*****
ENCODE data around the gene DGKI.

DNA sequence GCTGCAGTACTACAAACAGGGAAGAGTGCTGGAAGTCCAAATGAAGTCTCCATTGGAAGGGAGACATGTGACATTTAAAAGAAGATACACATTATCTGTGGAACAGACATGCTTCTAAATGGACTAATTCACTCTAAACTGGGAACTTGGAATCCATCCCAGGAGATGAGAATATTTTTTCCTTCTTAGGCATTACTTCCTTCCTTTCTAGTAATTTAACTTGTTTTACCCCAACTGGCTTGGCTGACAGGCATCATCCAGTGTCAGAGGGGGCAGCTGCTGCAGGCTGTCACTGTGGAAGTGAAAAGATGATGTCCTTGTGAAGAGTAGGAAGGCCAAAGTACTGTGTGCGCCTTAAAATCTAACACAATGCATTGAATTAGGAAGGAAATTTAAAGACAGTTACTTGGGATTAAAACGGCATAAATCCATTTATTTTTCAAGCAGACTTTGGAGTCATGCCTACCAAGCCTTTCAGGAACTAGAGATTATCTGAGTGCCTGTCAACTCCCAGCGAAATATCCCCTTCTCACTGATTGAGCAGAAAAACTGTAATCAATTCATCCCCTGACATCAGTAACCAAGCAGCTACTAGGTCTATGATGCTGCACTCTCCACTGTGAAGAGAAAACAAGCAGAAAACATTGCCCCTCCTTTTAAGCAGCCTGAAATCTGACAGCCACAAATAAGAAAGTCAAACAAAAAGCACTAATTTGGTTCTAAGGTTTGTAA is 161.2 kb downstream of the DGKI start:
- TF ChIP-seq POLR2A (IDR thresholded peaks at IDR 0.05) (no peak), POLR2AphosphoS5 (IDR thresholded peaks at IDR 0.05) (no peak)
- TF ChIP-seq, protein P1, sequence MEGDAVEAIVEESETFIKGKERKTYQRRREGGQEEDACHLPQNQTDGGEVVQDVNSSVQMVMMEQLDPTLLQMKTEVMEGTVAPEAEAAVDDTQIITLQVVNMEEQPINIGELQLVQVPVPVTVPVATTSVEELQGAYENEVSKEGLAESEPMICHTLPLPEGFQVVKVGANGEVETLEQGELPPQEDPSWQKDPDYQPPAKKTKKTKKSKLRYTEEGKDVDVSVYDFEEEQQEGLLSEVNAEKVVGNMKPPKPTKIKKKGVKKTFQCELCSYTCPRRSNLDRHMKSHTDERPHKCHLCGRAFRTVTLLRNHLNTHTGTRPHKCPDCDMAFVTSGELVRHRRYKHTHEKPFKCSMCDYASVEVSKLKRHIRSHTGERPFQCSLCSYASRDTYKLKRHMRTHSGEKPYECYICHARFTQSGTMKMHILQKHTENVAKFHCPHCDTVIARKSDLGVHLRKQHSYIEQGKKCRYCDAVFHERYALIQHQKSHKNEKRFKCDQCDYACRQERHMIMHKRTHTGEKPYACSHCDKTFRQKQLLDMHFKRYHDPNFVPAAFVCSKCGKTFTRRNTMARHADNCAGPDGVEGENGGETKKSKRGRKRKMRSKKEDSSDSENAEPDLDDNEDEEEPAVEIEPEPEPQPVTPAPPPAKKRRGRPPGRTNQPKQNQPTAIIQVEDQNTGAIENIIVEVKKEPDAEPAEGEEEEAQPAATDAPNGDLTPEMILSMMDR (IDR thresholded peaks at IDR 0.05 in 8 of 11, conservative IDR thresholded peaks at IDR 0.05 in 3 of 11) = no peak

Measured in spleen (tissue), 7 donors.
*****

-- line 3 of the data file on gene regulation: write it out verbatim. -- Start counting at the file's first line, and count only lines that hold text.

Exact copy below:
- TF ChIP-seq POLR2A (IDR thresholded peaks at IDR 0.05) (no peak), POLR2AphosphoS5 (IDR thresholded peaks at IDR 0.05) (no peak)